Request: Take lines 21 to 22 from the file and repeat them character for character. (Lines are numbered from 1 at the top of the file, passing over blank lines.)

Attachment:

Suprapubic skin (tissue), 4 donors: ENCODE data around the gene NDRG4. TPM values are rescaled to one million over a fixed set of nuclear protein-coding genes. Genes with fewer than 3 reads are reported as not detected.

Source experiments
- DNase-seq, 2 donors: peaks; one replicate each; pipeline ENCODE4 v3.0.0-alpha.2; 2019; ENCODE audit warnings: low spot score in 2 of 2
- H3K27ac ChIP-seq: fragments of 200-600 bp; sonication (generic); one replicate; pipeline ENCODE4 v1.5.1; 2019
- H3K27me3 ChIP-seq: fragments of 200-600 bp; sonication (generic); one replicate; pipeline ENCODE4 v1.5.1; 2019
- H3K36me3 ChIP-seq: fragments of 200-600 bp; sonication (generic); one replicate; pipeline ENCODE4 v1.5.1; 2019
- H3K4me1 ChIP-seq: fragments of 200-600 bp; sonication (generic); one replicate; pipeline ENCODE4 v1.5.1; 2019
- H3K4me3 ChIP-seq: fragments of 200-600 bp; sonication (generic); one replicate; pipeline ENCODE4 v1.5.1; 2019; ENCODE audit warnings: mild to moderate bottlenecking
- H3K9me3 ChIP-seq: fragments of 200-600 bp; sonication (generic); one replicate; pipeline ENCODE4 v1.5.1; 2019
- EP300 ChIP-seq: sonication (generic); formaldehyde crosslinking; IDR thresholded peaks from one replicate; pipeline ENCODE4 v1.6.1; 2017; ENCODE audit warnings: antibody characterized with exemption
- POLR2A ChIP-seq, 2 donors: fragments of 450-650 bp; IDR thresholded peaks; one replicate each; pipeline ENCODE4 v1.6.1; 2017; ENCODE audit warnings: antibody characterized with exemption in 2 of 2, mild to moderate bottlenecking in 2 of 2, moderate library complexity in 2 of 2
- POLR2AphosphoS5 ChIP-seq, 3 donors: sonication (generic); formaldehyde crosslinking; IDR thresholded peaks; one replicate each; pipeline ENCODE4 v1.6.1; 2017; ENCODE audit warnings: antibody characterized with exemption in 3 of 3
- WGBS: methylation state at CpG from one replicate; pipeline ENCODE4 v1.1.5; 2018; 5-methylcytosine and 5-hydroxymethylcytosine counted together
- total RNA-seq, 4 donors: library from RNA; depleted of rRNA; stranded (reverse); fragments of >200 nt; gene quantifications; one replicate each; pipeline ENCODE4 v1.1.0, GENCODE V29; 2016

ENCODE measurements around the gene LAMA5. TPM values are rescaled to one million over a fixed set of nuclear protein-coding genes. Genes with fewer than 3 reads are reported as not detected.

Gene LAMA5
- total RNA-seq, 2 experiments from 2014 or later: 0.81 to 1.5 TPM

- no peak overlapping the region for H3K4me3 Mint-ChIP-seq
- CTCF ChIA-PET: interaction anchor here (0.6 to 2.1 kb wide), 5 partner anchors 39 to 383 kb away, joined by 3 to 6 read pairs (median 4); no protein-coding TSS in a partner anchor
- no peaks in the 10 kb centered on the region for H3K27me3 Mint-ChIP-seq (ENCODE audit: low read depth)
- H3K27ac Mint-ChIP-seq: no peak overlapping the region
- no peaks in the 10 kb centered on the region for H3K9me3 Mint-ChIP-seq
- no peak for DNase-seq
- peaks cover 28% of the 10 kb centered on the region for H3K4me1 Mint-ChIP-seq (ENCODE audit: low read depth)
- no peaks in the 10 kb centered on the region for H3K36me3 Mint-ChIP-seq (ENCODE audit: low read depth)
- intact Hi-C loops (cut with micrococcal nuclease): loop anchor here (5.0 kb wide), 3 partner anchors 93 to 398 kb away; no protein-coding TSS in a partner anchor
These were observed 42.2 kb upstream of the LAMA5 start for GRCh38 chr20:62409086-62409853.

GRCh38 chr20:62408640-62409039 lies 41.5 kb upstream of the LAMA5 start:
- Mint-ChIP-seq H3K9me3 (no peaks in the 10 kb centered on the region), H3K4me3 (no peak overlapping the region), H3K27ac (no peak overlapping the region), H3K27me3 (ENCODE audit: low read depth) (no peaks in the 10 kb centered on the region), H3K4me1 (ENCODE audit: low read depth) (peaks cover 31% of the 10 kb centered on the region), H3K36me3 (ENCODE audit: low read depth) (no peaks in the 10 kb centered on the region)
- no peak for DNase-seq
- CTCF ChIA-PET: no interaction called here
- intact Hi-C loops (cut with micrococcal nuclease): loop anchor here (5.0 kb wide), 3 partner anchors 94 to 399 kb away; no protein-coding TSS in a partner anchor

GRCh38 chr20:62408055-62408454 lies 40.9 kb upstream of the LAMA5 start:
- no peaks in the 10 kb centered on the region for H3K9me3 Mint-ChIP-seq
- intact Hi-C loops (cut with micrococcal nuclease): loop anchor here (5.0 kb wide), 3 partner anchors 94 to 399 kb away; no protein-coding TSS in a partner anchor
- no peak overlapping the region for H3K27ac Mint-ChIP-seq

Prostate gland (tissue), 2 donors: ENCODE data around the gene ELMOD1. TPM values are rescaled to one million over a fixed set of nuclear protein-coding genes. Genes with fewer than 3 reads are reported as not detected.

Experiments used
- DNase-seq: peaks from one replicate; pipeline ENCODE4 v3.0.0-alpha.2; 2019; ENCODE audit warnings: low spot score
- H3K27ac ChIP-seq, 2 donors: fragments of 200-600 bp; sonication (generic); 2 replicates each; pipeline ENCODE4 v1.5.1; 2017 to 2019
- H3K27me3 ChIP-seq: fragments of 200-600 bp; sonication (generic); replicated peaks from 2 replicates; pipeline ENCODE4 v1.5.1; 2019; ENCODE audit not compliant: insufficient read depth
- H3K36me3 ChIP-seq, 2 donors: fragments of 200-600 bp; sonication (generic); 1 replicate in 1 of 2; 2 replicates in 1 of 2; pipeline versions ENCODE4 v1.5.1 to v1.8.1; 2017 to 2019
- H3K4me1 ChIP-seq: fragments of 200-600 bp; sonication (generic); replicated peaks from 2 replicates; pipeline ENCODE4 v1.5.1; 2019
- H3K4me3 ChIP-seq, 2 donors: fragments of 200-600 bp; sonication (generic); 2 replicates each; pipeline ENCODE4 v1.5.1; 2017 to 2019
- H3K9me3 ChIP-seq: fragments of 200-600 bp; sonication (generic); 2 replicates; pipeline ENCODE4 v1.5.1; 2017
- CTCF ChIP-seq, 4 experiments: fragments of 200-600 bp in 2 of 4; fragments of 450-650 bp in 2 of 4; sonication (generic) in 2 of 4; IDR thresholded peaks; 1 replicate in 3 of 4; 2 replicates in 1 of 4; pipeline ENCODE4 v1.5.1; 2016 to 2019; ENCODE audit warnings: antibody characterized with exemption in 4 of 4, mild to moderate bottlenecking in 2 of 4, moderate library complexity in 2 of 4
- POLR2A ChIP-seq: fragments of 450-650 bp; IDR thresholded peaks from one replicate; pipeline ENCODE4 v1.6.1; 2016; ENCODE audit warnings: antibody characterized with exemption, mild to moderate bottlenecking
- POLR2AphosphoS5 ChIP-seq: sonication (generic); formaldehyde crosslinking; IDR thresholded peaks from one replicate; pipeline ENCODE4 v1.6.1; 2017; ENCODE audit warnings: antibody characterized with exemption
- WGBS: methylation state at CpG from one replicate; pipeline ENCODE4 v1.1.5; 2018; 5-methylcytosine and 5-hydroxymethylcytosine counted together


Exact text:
- H3K27ac Mint-ChIP-seq: no peak overlapping the region
- no peaks in the 10 kb centered on the region for H3K9me3 Mint-ChIP-seq